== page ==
|This weekly bulletin insert complements the curriculum published by the Department of Christian Education of the Orthodox Church in America. This and many other Christian Education resources are available at http://dce.oca.org.|
Two Scripture readings for October 4th tell us that we need to decide, as people called to follow Christ, what we will do when the time to follow actually comes.
The Gospel reading is Luke 7: 31-35. These are Jesus' words, comparing the people who reject Him to two groups of children who refuse to agree on how to play together. Each group insists that the game they play must be the one they have chosen. They can't adapt themselves to play the game chosen by the others.
The people of this generation, Christ goes on to say, are much like those children. When John the Baptist preached among them, they dismissed his self-discipline and fasting--"neither eating bread nor drinking wine,"--as too severe. So, they said, it must be the work of a demon.
But when they saw another kind of living practiced by the Son of Man, they didn't like that either, for the opposite reason. Jesus "has come eating and drinking" and so they call Him a glutton and a drunkard. They add to this another charge that apparently strikes them as going right along with gluttony and drunkenness: He is a "friend of tax collectors and sinners."
Jesus assures His listeners, though, that "wisdom is justified by all her children." No matter what criticisms people may dream up to reject John and the Son of Man, they both are doing God's work, and the fruits of that work will become evident. The faith will spread, the numbers of disciples will grow, and those who have made up their minds to follow Christ will know that He is the Truth.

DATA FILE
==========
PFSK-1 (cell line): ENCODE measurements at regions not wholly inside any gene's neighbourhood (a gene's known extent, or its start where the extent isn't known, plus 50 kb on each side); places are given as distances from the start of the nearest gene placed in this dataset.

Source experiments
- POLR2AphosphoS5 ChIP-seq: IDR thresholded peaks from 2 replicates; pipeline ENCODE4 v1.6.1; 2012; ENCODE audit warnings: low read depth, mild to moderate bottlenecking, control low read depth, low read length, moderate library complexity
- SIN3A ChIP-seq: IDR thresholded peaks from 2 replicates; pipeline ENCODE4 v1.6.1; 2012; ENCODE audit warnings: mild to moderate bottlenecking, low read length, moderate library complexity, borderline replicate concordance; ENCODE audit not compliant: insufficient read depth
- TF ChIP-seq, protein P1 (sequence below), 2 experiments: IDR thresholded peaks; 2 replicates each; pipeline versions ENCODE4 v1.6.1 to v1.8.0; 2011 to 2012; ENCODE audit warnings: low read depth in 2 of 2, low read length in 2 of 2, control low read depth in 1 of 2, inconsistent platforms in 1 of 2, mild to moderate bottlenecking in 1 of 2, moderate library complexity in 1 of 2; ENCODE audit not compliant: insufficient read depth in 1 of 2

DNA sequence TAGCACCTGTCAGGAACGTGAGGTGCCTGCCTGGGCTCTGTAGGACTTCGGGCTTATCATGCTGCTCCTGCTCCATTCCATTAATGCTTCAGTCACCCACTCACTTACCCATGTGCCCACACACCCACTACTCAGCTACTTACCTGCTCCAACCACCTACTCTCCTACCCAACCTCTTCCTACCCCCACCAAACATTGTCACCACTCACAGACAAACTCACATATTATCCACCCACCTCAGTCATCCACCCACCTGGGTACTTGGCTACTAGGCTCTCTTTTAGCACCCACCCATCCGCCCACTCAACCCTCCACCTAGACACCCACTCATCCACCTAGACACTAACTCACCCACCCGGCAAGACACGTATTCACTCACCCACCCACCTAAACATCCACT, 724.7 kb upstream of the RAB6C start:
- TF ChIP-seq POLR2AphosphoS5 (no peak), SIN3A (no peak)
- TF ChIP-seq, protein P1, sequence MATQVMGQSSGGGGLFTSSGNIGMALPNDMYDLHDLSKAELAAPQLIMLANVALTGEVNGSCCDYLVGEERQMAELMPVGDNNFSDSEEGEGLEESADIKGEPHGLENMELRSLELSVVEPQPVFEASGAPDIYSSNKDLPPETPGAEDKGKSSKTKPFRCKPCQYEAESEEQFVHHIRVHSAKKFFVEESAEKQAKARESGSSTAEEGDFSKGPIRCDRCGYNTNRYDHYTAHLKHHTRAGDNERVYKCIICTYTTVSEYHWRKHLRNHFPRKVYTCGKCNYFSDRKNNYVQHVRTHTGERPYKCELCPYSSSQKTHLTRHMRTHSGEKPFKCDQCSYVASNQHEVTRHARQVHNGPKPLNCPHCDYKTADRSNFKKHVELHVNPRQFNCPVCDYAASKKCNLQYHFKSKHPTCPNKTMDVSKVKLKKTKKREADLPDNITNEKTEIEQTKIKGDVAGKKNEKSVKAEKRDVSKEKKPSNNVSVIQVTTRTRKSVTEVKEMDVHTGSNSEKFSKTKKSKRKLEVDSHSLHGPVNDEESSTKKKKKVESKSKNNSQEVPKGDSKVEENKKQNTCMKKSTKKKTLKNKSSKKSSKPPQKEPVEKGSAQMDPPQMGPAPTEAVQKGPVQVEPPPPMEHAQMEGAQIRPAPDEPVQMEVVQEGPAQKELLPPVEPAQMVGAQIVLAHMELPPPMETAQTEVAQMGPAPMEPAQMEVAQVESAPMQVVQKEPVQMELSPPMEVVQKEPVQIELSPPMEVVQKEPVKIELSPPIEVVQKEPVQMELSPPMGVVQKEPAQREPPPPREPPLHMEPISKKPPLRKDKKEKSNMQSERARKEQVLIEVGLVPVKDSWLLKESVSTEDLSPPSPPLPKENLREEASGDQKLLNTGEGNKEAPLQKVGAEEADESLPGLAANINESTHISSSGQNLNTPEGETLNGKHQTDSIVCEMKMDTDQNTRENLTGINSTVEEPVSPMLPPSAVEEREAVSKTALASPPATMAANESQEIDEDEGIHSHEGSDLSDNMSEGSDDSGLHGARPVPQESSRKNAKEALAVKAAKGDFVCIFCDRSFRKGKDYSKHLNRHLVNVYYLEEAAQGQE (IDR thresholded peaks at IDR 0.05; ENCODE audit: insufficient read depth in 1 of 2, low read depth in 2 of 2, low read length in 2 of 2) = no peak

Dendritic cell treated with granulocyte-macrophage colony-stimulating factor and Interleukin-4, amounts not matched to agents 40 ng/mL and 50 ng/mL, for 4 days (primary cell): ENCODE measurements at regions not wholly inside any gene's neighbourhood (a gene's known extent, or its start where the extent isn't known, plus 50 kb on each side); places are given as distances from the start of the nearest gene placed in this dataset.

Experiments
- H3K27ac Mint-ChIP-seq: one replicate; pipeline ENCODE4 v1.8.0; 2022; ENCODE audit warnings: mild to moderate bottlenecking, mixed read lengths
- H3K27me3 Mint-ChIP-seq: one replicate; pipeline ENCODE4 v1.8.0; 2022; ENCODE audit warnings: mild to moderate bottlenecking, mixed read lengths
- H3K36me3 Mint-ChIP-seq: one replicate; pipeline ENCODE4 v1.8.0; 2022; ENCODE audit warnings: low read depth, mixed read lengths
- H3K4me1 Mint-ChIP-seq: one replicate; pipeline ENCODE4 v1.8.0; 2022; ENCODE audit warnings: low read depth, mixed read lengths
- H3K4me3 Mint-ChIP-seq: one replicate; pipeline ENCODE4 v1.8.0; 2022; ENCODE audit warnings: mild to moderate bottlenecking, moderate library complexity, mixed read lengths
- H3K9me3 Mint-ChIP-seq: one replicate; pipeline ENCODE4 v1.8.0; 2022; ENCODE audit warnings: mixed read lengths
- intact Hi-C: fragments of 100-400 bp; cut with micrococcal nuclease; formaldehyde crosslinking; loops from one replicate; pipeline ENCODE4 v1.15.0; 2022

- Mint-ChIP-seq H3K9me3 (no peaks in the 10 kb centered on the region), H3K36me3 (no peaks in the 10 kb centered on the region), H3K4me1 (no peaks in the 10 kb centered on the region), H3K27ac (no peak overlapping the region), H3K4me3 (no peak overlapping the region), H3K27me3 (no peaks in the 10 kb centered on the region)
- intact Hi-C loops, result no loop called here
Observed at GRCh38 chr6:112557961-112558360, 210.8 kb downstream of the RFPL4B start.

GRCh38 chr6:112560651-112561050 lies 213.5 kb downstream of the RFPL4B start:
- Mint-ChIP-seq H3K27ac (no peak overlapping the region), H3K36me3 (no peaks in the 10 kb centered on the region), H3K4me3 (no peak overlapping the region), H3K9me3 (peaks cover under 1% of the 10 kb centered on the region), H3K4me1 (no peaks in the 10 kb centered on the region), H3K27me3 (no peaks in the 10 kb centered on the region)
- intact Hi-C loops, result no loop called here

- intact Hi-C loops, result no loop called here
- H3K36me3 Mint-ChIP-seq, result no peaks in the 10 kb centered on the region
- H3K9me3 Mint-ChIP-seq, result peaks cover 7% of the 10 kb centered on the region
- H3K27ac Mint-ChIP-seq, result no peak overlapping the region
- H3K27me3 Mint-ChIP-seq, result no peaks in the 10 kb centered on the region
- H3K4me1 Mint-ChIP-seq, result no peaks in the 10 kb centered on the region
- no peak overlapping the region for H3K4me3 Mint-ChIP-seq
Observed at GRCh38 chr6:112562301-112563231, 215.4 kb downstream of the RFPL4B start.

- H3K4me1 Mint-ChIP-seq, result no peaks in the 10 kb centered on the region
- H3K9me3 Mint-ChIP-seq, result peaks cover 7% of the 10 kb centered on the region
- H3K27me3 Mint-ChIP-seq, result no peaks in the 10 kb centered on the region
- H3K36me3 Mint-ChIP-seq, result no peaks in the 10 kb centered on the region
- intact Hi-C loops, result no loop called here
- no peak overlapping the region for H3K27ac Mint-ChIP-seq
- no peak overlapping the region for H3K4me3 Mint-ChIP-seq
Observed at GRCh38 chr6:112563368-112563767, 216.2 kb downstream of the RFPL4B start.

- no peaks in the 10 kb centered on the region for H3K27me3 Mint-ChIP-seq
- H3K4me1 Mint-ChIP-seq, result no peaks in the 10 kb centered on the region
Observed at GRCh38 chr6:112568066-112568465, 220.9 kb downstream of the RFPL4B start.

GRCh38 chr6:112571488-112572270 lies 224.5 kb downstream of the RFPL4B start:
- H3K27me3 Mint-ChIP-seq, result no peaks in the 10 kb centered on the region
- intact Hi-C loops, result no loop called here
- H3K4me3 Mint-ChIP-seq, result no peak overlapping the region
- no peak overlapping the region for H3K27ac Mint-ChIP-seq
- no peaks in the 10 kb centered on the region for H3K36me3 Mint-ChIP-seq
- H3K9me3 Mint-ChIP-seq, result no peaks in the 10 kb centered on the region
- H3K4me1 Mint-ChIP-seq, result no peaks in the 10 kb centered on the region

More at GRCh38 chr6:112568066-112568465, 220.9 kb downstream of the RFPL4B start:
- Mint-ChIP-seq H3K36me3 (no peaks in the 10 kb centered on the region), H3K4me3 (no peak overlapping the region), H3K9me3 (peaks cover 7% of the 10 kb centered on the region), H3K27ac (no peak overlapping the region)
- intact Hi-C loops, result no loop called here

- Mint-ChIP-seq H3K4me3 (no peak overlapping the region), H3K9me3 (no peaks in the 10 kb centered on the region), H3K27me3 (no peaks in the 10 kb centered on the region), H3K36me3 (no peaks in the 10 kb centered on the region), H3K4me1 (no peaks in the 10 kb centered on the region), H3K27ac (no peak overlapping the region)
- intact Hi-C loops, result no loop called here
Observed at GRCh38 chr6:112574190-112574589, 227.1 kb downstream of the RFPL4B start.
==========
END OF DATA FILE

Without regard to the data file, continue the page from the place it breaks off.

An epistle reading for this day is Galatians 4: 8-21. Paul agonizes as he asks a question of the Galatians. Before they knew God, they were in "bondage to beings that by nature are no gods." But "...now that you have come to know God, or rather to be known by God, how can you turn back again to the weak and beggarly elemental spirits, whose slaves you want to be once more?"
Paul makes a specific complaint: "You observe days, and months, and seasons, and years." He is addressing Christians still young in the faith. They are being urged by certain teachers to go back to the Old Testament calendar, and to observe the Jewish laws that go with it. Paul wants them to remember, instead, how joyfully they responded when he preached the Gospel to them. They received him "as an angel of God, as Christ Jesus."
But now, cajoled by false teachers, they are hostile to him. "What has become of the satisfaction you felt?" he asks in bewilderment. What has become of the faithfulness to the Gospel they once made up their minds to live by?
Jesus wants His hearers not to manufacture reasons to reject the truth. Paul wants his hearers not to turn back from the faith he preached. It's time for all of them, and all of us, to make up our minds and follow.